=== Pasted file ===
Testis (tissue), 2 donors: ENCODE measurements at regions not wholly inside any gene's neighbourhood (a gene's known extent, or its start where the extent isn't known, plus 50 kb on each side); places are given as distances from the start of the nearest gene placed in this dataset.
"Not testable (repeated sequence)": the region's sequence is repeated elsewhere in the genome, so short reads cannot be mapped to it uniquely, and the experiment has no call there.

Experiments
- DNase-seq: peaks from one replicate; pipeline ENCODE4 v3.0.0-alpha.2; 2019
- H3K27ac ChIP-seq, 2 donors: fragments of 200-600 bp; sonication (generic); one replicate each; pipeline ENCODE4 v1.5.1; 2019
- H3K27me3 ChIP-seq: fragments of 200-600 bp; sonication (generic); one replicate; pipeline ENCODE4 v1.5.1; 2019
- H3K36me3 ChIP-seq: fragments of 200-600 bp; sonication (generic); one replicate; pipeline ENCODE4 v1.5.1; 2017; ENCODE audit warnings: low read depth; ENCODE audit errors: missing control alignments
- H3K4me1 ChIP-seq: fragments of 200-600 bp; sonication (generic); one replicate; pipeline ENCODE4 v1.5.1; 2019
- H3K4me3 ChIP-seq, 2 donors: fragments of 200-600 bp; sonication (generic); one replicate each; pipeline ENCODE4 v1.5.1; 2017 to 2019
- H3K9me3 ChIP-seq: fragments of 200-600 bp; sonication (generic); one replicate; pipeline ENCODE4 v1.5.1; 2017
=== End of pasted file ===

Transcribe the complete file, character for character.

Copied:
Testis (tissue), 2 donors: ENCODE measurements at regions not wholly inside any gene's neighbourhood (a gene's known extent, or its start where the extent isn't known, plus 50 kb on each side); places are given as distances from the start of the nearest gene placed in this dataset.
"Not testable (repeated sequence)": the region's sequence is repeated elsewhere in the genome, so short reads cannot be mapped to it uniquely, and the experiment has no call there.

Experiments
- DNase-seq: peaks from one replicate; pipeline ENCODE4 v3.0.0-alpha.2; 2019
- H3K27ac ChIP-seq, 2 donors: fragments of 200-600 bp; sonication (generic); one replicate each; pipeline ENCODE4 v1.5.1; 2019
- H3K27me3 ChIP-seq: fragments of 200-600 bp; sonication (generic); one replicate; pipeline ENCODE4 v1.5.1; 2019
- H3K36me3 ChIP-seq: fragments of 200-600 bp; sonication (generic); one replicate; pipeline ENCODE4 v1.5.1; 2017; ENCODE audit warnings: low read depth; ENCODE audit errors: missing control alignments
- H3K4me1 ChIP-seq: fragments of 200-600 bp; sonication (generic); one replicate; pipeline ENCODE4 v1.5.1; 2019
- H3K4me3 ChIP-seq, 2 donors: fragments of 200-600 bp; sonication (generic); one replicate each; pipeline ENCODE4 v1.5.1; 2017 to 2019
- H3K9me3 ChIP-seq: fragments of 200-600 bp; sonication (generic); one replicate; pipeline ENCODE4 v1.5.1; 2017